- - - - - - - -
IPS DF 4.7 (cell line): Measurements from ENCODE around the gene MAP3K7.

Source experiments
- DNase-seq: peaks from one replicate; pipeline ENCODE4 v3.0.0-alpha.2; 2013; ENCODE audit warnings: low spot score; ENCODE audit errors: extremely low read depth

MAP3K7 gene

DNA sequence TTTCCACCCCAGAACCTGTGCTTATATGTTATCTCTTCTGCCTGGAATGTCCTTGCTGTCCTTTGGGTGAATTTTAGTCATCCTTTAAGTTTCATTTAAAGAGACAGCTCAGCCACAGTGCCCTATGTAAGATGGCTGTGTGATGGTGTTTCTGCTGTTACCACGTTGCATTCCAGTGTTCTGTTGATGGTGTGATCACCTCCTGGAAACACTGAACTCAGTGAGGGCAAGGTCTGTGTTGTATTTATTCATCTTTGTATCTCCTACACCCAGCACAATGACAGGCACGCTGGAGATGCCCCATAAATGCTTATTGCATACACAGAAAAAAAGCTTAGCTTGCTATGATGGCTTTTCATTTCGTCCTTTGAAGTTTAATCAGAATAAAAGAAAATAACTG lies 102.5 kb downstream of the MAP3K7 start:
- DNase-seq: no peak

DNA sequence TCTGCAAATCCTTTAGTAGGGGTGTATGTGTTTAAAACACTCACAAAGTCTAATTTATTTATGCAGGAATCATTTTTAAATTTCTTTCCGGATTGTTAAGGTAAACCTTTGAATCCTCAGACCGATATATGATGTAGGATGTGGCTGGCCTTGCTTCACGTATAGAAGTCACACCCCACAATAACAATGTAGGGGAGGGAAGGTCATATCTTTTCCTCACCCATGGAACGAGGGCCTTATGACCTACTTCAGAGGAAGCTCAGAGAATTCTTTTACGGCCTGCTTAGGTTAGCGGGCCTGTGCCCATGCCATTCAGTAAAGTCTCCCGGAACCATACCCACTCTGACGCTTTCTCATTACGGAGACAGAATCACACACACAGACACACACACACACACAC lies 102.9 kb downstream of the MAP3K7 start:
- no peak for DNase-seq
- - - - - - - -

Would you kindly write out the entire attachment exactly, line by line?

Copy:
IPS DF 4.7 (cell line): Measurements from ENCODE around the gene MAP3K7.

Source experiments
- DNase-seq: peaks from one replicate; pipeline ENCODE4 v3.0.0-alpha.2; 2013; ENCODE audit warnings: low spot score; ENCODE audit errors: extremely low read depth

MAP3K7 gene

DNA sequence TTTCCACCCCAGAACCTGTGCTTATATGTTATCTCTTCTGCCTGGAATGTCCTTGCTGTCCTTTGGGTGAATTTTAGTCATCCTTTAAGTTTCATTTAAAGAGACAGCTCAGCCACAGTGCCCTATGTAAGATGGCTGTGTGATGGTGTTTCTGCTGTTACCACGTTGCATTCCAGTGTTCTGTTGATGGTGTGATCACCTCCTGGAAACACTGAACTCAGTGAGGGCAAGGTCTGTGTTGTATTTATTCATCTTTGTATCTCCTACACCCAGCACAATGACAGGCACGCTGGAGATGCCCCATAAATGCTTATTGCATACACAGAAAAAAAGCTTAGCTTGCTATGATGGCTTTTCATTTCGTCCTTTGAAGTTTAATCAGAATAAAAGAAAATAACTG lies 102.5 kb downstream of the MAP3K7 start:
- DNase-seq: no peak

DNA sequence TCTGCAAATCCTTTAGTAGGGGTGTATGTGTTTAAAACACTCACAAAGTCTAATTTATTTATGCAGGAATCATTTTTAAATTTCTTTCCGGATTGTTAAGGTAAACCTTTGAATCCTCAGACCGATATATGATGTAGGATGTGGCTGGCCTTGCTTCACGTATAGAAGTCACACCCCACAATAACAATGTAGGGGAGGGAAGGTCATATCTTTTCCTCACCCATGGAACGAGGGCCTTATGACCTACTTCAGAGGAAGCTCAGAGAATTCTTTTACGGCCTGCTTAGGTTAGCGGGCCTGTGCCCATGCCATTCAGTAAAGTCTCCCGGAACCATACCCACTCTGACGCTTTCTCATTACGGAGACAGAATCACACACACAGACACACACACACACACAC lies 102.9 kb downstream of the MAP3K7 start:
- no peak for DNase-seq